Now, the Present Moment, and Mary Oliver – Part One

Mary Oliver, a Pulitzer Prize winning poet, has died at the age of 83.  What she left behind is a treasure trove of poetry that brought forth feelings and deeper meanings in the natural world and beyond.  She has been compared to having the vision of Ralph Waldo Emerson and according to Bruce Bennett her award-winning book American Primitive has the “primacy of the primitive”  (July 17, 1983 New York Times).   She could often be found walking the lands of Cape Cod which holds a special place in my heart.


One special quality of her poems is the feeling of ‘nowness’ – being in the present moment and a sense of wonder.


Read the beginning her poem called A Summer Day.


Who made the world?

Who made the swan, and the black bear?

Who made the grasshopper?

This grasshopper, I mean-

the one who has flung herself out of the grass,

the one who is eating sugar out of my hand,

who is moving her jaws back and forth instead of up and down-

who is gazing around with her enormous and complicated eyes.

Now she lifts her pale forearms and thoroughly washes her face.

Now she snaps her wings open, and floats away.

I don’t know exactly what a prayer is.

I do know how to pay attention, how to fall down

into the grass, how to kneel down in the grass,

how to be idle and blessed, how to stroll through the fields,

which is what I have been doing all day.



The questioning attitude of the poet, that feeling of being a witness and part of an experience happening in just this present moment, now and at no other time, the joy of witnessing  – just a small wonder. All this shines through clearly in her poetry.  We seem to take for granted the little things that make up our lives passing though the world without really noticing.   Mary Oliver reminds us just how special our world really is.



photo by dan dvorscak

(photo by Dan Dvorscak)


In Sanskrit rasa( रस)  means the tastes of life.  It can be something you see, a beautiful flower that takes your breath away; something you hear, possibly music; or even something you read, perhaps this poem. Whatever it is, it evokes such sensations that we pause and notice.  These sensations are generally hard for most of us to put into words.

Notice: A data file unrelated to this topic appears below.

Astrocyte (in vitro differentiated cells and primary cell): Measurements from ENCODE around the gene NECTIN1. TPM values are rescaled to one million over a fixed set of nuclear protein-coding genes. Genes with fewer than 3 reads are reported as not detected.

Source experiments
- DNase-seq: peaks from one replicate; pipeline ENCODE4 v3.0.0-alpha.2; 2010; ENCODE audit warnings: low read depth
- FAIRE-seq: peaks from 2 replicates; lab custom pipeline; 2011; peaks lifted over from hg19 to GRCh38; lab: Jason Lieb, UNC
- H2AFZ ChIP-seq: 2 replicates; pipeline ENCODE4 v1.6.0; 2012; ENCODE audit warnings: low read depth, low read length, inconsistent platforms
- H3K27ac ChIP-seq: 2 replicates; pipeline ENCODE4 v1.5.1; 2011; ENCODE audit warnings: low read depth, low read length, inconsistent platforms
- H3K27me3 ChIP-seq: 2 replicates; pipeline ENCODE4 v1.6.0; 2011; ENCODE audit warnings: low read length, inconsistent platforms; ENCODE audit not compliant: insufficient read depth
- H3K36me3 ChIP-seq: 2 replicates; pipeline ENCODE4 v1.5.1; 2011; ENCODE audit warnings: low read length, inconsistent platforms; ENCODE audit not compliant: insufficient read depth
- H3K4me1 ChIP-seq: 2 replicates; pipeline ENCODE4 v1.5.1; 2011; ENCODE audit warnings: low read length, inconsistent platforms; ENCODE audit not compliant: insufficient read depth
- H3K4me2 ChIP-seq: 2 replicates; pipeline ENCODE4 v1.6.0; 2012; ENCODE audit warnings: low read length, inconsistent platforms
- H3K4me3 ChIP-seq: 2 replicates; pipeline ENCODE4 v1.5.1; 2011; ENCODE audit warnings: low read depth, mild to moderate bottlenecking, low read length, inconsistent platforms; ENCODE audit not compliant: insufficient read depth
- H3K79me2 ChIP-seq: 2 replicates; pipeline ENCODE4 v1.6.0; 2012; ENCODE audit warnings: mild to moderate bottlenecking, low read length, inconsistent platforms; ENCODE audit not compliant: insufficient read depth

But, you are part of the process that creates these feelings of rasa.  The rasa does not exist by itself.  It is neither in the object nor just inside you.  The experience needs both the object and the observer.  The feeling is intertwined, formed by the relationship between the seer and the object. Or perhaps, think of rasa as a flavor.  The flavor comes from your taste buds interacting with the food you are eating.  You and the food become as one in the experience of tasting.   Without either the food or you there is no taste.



Wonder, Yoga, and Meditation


The rasa term for wonder is adbhuta.  It is that feeling of being surprised, being filled with a sense of admiration, amazement, or even awe at something beautiful or remarkable.  Wonder is also be experienced by looking at something in a new light.


Let’s take this attitude of wonder into our yoga and meditation practices.  The next time you take a yoga class, sit for a few moments before beginning your practice.  Focus on the wonder in your amazing body that allows you to do these poses we call yoga.  Feel the sensations that come up when doing each pose.  Right now, marvel at the feelings and sensations that are arising.  Don’t try to imagine what the pose felt like the first time or the last time you did them, rather experience the poses as if you are doing them for the very first time.  If a sensation or movement brings a strong sense of wonder to you, stay with it.  Perhaps hold the pose a little longer than the rest of the class is.  After all, it’s really your yoga class! Your experience is neither in the teacher nor the other students. This adbhuta that you are feeling arises from your explorations with the world.


In your next meditation practice, bring something to mind that is truly marvelous – wonderful, delightful, full of awe.  If nothing comes to mind, use the grasshopper experience from Mary Oliver’s poem.  Imagine a grasshopper sitting in your hand eating some sugar.  Imagine what its head looks like. Imaging what the eye of a grasshopper sees and how the world looks from its perspective.  Imagine the wonder of seeing the grasshopper as it takes to the air and flies.




Take this sense of wonder and experience of mystery of the small things off your mat and into the rest of your life.


2 thoughts on “Now, the Present Moment, and Mary Oliver – Part One

  1. I consider this poem an ode to naturalism, refection and our own thoughts. It is very different to consider this poem as a call for a bucket list rather than to build a future from the present time. Sometimes with our maturity we question everything, like we did when we were young; however, as she says, or at least as I can understand,it is never late for your dream project.


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